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    • CraftytotheCore profile imageAUTHOR


      5 years ago

      Wow Kidscrafts. The more I hear about the stupid tactics that medical offices are pulling, the more I feel it's time for change. They want you to buy a booklet that costs $250 in case you would be late? That seems unreal to me like it should be illegal. I have no idea why this is allowed to go on. Thanks so much for stopping by.

    • CraftytotheCore profile imageAUTHOR


      5 years ago

      Hi Linda! Oh I'm so glad you stopped by. It's a funny thing. It's very difficult to find resources in Connecticut. We have Yale, but that's on the other side of the state from where I live. I've been talking to people from all over the country recently and have learned that many states are way ahead of us and have so much to offer children with Autism.

    • CraftytotheCore profile imageAUTHOR


      5 years ago

      Hi Sha! Thanks for asking. I went to the new orthodontist a few weeks ago. This is where it gets interesting. My son has had the same dentist since birth. It's a local dentist that my whole family uses. How this all came about, was that my son has Autism and sensory issues. So he gets really afraid of losing his baby teeth. He has trouble pulling them out on his own. In a prior appointment, my son had a loose baby tooth and the dentist pulled it out. It wasn't a big deal. So then six months later, my son had additional baby teeth that were loose. I asked the dentist at that second check-up if they'd pull the loose teeth again. She sent me to this orthodontist that wanted a crazy amount of money. She wouldn't take out the teeth. The ortho said he wouldn't advise taking out the teeth.

      So then I go to this new ortho, he examines my son and says that the teeth need to come out. They are baby teeth that are already loose. He sent a letter to the dentist saying that the first ortho was wrong. The teeth need to come out because the adult teeth are already in and are coming in behind the baby teeth. The dentist office called and left a message saying they'd schedule an appointment to pull the teeth. But when I called back, they couldn't find the ortho's letter about the teeth.

      I got fed up at that point and found a pediatric dentist that will see my son this month. So we're still dealing with this. But also, I found out that the point system is only valid on adult teeth. So at this time, my son only scored a 10. He needs over 20 points in order for the state insurance to pay for the braces. But the second ortho says he would never charge $5,000 and he accepts payment plans. So that's good news anyway.

    • CraftytotheCore profile imageAUTHOR


      5 years ago

      Hi Mel! I haven't been around much because my son has been having a lot of medical issues. We've been traveling back and forth to Yale New Haven to have him checked out by specialists. It's been an exhausting time for us. Thank you for stopping by and saying hello. I really appreciate it. I went to the new orthodontist recently and he was very surprised that the other place wanted so much money up front too.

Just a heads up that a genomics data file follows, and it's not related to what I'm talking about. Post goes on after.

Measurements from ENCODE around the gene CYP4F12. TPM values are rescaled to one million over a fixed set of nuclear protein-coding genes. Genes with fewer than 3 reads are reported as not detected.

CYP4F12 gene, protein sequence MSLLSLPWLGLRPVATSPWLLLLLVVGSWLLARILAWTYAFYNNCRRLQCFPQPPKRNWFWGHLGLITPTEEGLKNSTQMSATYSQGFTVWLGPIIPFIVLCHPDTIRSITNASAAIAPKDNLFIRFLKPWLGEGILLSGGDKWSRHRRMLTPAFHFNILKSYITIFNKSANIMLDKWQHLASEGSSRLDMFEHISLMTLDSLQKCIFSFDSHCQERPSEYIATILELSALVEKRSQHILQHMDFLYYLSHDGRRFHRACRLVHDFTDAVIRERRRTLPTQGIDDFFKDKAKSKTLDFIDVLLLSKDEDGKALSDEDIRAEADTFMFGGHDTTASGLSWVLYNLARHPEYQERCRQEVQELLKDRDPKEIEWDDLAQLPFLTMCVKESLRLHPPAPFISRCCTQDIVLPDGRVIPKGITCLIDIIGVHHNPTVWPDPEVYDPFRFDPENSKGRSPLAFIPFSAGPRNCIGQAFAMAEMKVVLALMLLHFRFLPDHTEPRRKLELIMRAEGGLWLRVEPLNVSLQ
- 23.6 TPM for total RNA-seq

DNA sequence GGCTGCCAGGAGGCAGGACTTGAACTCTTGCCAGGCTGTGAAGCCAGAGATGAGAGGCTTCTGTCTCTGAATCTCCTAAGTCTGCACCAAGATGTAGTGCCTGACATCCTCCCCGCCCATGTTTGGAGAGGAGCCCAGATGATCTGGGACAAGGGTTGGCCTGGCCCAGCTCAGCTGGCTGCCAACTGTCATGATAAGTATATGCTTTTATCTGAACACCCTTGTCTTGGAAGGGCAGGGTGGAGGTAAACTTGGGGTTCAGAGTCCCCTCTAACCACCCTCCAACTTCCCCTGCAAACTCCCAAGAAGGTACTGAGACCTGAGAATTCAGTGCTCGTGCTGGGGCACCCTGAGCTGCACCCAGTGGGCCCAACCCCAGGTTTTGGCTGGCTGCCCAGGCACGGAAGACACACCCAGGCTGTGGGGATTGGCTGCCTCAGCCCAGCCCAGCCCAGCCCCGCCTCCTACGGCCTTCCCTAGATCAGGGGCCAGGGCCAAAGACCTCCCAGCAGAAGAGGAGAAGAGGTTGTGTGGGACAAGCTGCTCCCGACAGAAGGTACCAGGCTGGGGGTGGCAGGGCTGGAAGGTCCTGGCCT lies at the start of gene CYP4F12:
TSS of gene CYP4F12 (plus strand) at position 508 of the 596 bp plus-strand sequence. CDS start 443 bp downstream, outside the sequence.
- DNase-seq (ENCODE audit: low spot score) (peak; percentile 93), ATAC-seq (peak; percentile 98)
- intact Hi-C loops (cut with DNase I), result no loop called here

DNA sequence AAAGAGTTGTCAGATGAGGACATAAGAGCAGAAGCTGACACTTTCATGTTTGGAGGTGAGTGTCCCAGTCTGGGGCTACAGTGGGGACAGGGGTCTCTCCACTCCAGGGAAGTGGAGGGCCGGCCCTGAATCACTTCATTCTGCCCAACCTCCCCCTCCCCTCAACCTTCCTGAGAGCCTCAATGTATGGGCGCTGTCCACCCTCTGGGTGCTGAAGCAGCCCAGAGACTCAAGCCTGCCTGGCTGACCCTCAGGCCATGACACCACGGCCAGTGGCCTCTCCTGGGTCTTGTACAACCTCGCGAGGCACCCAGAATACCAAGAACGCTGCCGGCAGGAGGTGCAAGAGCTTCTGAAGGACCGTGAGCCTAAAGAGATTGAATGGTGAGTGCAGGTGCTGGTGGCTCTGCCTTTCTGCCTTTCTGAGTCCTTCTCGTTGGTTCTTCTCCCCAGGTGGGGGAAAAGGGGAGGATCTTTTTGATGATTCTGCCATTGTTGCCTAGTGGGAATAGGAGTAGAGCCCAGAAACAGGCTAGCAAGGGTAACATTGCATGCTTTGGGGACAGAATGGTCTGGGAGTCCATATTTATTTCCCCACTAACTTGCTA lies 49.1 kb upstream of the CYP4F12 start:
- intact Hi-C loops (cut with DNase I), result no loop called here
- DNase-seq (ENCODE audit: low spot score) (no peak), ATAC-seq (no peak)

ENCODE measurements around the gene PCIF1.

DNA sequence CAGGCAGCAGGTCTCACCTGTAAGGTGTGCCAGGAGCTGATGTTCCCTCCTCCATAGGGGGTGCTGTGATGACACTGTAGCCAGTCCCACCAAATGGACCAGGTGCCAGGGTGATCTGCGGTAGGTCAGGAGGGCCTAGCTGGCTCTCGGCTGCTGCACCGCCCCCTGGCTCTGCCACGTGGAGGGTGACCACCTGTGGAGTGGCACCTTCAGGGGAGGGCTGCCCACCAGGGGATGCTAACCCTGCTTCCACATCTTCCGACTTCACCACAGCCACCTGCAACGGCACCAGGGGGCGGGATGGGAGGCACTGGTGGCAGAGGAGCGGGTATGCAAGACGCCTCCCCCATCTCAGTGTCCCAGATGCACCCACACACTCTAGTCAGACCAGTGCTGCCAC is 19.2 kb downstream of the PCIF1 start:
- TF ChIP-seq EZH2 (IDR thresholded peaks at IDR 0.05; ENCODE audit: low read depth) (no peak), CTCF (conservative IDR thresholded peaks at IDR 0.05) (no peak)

• kidscrafts profile image


      5 years ago from Ottawa, Canada

      Great information that will help others, I am sure!

      The reaction of the orthodontist's assistant was to make your feel guilty and nothing else. You should not take that personnaly because she probably says the same thing to each person who might say something about the price of the braces. I remember that when I went for the first appointment of the orthodontist for my younger son, the clerck at the desk wanted to sell me a booklet for 10 tickets in case I would be late! The booklet cost $ 250.00. I was shocked that they even expected people could be late for their appointments. I refused to pay and I made sure I was more than on time for every single appointment over the 5 years that my son was in the care of the orthodontist!

      I hope that you will get good care for your son!

      Have a great week!

    • mylindaelliott profile image


      5 years ago from Louisiana

      Very good information. I need to look for some of these resources in my state for the families I work with.

    • bravewarrior profile image

      Shauna L Bowling 

      5 years ago from Central Florida

      Great information here, Crafty. How did your son fare in all this? Will the state help you?

    • Mel Carriere profile image

      Mel Carriere 

      5 years ago from San Diego California

      I'm not in Connecticut, but I have put two kids through braces, and it's amazing to me they wanted all that money up front.

      Anyhow just wanted to say hello. I haven't seen you here in a while, but then again I haven't been around much. Hope you are doing well.

    • CraftytotheCore profile imageAUTHOR


      5 years ago

      Hi Alicia! You hit the nail on the head. It's painfully difficult to find resources here. Yet in other states around the United States, it's plentiful. It really makes no sense. I literally spent 3 weeks trying to find an Autism specialist in this area. I'm told they are either completely booked and have no availability for new patients, or the insurance companies pay so little that they just don't take insurance any more. I personally cannot afford $120-$250 an hour for services for my child. I figure anything I can uncover about free stuff out there the better off everyone will be and hopefully gain some services for a child who would otherwise have to go without.